I represented a client today in Newark Municipal Court who was charged with driving while intoxicated (DWI) in violation of N.J.S. 39:4-50 and refusal to submit to a breath test in violation of N.J.S. 39:4-50.2. This was my client’s first alleged offense and she was facing a seven-month driver’s license suspension on the refusal charge and a three-month license suspension on the DWI. She was also facing the DWI surcharges which are $1,000.00 a year for three (3) years.

The facts are as follows: My client was allegedly involved in a motor vehicle accident on the New Jersey Turnpike when her vehicle hit a guardrail. The state police responded and my client was taken to the hospital. The airbag in her vehicle deployed and she may have had a concussion. The state trooper allegedly smelled alcohol on her breath and arrested her for driving while intoxicated (DWI). However, no field sobriety tests were conducted at the scene. At the hospital, the police requested that my client submit to a blood test or a urine test to test the blood alcohol content (BAC) in her blood. She allegedly refused. As a result, she was charged with DWI, refusal, and several other motor vehicle tickets based on the accident.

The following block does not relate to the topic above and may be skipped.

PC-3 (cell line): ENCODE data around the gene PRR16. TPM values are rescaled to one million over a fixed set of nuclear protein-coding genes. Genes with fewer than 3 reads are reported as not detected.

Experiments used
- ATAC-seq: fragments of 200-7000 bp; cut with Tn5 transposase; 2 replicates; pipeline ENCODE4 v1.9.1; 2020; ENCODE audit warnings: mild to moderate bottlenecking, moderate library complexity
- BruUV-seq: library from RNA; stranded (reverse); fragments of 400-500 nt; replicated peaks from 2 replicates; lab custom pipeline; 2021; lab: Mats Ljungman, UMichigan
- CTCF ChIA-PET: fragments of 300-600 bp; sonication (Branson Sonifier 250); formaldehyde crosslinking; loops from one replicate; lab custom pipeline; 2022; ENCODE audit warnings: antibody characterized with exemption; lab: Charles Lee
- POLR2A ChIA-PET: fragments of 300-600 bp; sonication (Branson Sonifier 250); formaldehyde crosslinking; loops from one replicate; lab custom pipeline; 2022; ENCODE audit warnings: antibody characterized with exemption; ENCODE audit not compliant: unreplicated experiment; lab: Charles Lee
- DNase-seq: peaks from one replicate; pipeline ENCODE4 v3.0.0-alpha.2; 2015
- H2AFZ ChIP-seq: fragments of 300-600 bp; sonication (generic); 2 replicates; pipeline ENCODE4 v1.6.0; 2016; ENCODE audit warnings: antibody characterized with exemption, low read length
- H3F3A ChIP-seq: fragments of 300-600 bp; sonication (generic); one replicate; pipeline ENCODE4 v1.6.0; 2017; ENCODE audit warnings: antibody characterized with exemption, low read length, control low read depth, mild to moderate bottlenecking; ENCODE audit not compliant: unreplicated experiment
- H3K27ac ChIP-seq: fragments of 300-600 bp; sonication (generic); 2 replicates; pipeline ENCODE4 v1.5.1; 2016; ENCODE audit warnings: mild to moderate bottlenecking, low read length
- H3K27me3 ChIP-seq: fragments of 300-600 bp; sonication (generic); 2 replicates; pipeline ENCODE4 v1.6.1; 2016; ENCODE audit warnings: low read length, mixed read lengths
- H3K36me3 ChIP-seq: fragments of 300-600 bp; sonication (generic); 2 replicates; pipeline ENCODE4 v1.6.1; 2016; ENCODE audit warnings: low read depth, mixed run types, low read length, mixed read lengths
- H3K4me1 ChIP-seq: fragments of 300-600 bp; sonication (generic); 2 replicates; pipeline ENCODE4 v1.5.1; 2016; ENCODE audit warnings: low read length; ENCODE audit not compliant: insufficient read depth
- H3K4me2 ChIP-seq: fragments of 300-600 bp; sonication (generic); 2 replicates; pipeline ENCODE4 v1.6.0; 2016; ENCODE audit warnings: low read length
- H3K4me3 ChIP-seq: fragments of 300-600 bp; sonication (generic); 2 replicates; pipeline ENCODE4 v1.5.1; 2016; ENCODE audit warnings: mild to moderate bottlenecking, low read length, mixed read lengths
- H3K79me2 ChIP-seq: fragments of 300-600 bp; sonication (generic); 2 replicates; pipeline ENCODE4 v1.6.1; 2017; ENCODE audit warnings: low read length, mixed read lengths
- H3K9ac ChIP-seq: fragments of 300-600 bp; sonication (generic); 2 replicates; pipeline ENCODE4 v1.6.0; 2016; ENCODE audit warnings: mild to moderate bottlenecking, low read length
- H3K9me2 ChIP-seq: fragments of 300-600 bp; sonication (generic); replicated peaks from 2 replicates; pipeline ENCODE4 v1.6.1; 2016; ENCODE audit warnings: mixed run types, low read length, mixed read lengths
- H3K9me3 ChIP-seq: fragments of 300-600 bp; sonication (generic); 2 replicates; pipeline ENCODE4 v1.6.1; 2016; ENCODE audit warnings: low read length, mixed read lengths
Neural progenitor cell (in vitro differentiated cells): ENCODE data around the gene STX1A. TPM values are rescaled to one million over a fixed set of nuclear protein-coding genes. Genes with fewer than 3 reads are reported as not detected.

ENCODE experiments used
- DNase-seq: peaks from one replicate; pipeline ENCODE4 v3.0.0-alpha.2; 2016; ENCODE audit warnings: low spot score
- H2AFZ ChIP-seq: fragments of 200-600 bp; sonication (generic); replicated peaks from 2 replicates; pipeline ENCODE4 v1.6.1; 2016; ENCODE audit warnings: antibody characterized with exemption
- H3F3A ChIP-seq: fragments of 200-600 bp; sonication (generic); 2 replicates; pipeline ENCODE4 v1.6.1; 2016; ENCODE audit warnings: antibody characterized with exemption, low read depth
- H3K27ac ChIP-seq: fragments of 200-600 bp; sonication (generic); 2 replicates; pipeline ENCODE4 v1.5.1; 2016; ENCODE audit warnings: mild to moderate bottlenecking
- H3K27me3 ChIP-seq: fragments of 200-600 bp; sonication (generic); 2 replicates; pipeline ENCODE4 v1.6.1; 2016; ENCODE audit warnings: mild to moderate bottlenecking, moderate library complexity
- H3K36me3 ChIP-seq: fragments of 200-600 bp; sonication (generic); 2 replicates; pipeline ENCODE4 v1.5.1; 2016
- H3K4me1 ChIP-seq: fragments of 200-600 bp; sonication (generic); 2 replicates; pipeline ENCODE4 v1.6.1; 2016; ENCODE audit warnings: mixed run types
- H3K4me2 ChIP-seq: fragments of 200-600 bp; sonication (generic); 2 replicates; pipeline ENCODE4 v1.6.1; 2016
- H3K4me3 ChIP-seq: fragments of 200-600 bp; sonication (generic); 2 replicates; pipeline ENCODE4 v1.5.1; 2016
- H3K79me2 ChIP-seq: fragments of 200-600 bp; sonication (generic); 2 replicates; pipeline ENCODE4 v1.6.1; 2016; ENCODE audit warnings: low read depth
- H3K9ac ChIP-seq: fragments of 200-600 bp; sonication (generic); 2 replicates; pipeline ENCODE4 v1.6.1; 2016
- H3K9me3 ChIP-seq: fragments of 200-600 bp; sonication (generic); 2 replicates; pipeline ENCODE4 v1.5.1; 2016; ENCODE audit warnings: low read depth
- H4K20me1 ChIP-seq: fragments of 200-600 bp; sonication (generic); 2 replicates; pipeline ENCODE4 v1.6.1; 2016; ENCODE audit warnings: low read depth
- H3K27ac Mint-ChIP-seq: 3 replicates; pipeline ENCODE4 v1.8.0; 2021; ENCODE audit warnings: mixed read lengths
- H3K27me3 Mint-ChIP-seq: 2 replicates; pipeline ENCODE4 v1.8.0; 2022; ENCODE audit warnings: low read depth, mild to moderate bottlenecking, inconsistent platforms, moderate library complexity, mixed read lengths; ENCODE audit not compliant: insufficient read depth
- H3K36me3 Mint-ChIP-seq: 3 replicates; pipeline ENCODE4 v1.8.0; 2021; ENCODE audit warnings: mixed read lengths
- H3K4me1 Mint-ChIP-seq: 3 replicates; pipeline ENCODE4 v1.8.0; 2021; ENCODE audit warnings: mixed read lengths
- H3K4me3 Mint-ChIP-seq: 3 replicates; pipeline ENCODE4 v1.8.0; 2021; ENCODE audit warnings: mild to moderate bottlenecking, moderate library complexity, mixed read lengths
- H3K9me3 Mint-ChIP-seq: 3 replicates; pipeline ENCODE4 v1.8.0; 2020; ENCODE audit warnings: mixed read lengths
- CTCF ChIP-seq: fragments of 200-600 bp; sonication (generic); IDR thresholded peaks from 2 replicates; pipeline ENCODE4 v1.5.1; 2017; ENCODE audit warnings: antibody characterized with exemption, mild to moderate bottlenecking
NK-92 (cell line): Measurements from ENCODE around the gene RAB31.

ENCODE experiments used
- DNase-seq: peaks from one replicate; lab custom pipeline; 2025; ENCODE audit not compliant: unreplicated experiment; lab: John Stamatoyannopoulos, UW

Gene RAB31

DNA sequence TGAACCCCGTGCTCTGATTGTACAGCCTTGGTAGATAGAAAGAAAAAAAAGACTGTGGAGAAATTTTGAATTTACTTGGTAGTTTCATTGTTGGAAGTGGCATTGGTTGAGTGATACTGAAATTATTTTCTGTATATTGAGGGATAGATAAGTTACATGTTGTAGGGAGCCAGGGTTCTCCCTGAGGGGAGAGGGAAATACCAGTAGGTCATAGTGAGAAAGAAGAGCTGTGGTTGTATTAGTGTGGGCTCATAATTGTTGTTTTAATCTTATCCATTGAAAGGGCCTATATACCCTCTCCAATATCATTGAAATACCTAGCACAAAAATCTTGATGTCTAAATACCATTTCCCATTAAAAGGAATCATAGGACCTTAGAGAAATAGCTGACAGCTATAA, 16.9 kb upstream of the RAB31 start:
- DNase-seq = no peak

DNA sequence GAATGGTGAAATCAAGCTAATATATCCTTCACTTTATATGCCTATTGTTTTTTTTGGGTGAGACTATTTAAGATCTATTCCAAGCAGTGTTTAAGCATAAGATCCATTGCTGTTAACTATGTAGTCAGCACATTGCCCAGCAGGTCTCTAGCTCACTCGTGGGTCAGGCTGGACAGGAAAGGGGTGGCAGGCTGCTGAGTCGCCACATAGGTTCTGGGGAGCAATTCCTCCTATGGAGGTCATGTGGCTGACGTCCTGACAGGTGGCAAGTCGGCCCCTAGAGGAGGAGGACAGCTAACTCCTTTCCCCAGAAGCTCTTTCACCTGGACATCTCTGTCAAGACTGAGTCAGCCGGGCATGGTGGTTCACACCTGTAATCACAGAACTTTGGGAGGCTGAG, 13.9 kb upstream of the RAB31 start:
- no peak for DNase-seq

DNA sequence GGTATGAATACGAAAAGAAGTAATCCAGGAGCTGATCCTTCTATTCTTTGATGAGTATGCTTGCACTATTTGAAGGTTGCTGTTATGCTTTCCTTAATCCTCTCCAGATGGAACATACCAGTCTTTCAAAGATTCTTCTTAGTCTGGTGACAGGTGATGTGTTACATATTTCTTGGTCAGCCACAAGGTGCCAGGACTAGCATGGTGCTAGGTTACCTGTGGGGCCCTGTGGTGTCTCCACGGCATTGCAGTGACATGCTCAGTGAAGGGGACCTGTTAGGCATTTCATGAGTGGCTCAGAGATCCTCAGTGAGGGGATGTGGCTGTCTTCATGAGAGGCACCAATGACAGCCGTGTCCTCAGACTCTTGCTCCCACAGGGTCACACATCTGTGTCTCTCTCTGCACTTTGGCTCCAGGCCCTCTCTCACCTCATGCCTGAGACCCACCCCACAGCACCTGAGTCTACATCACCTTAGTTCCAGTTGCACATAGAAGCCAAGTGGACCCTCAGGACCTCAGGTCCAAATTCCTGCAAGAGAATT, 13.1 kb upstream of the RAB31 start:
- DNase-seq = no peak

I was retained to represent the defendant and immediately noticed major issues with the State’s case. First, the police officer never requested that the defendant submit to a breath test. Therefore, the defendant was improperly charged with refusal because the refusal statute only governs the refusal to submit to a breath test. Refusal to submit to a blood test is not a violation; the police have the right to take blood in these types of cases where a motor vehicle accident occurred and the defendant was taken to the hospital for treatment. In this case, the police failed to take blood and could not prove the defendant’s level of intoxication (if any). Further, because the officer failed to conduct field sobriety tests, the state would have a very difficult time proving the DWI charge as well.

Based on these issues of proof, I was able to negotiate a plea bargain with the State. The State agreed to dismiss the DWI charge and the refusal charge as well as all the other tickets and the defendant plead guilty to reckless driving with a sixty (60) day license suspension. This was a great result for the firm and my client.